The European Union (EU) delegation to Malawi has called on the Malawi Government to join over 142 countries globally that abolished the death sentence.
EU Ambassador Aurelie Valtat made the remarks yesterday during the signing of two project funding schemes worth K265 million each to support the promotion of the Access to Information (ATI) Act and abolition of the death sentence.
She said death penalty is cruel, inhuman, degrading in nature and makes any injustice irreversible, adding there is no evidence that death penalty prevents or reduces crime.
Said Va l t a t : “Our greatest concern is that the death penalty violates the inalienable right to life enshrined in the Universal Declaration of Human Rights and we hope the K265 million funding will help in the project aimed at abolishing death penalty in the next two years.”
The ceremony was in line with the International Human Rights Day commemorations yesterday and the anti-death penalty project will be implemented by a UK organisation Reprieve together with the Centre for Human Rights Advice and Assistance (Chreea).
Commenting on the ATI project, Valtat said the K265 million will support the implementation of the Act through sensitising authorities, civil society organisations and the media in 10 districts of the country.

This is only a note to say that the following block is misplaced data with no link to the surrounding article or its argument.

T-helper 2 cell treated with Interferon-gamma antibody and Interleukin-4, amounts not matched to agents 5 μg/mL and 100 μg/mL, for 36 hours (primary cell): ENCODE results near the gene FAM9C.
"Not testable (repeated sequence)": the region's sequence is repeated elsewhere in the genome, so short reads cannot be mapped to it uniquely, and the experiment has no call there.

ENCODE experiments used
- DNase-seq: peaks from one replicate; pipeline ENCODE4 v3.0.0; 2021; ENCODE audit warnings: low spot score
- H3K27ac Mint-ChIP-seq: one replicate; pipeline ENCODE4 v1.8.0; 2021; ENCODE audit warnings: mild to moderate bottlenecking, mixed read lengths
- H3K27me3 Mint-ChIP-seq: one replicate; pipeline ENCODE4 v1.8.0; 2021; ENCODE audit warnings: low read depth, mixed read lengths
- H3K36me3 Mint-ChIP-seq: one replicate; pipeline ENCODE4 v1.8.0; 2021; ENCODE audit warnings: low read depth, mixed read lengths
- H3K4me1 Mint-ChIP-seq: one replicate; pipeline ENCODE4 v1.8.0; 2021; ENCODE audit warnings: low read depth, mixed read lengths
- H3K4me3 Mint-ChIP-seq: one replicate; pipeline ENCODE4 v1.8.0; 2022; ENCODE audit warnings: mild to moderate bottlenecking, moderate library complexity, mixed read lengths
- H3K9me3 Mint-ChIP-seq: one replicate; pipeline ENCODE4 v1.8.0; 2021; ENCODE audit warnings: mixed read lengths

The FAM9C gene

If we want the fundamental right of access to information to be fulfilled, we have to ensure that each and every citizen in Malawi is aware of the new Act and of the ways to request information,” she said.
The project will be implemented by Oxfam Ireland along with two Malawian organisations Youth and Soc i e t y (YAS) and Development Communication Trust (DCT) for two years.
On her part, Oxfam country director Lingalireni Mihowa said popularising the ATI Bill will not only create awareness of the law to the citizenry, but will also empower them to be able to hold their duty-bearers accountable.
Speaking on behalf of government, Ministry of Justice chief legal counsel Aman Mussa said the government of
Malawi has in the first six months of its tenure has implemented a number of steps to demonstrate its commitment to good governance and human rights.
“Government has undergone the UN Universal Periodic Review process before the Human Rights Council and has made commi tments t o i m p l e m e n t t h e recommendations, it has operationalised the Police Independent Complaints Commission after years of delay, has brought the ATI into operation and has launched the National Plan of Action against rape and defilement,” he said.
Reprieve representative Chipiliro Luhanga said despite huge advances to move away from the use of death penalty in recent years, Malawi has taken backward steps in recent months as death sentences have been handed in response to attacks on people with albinism.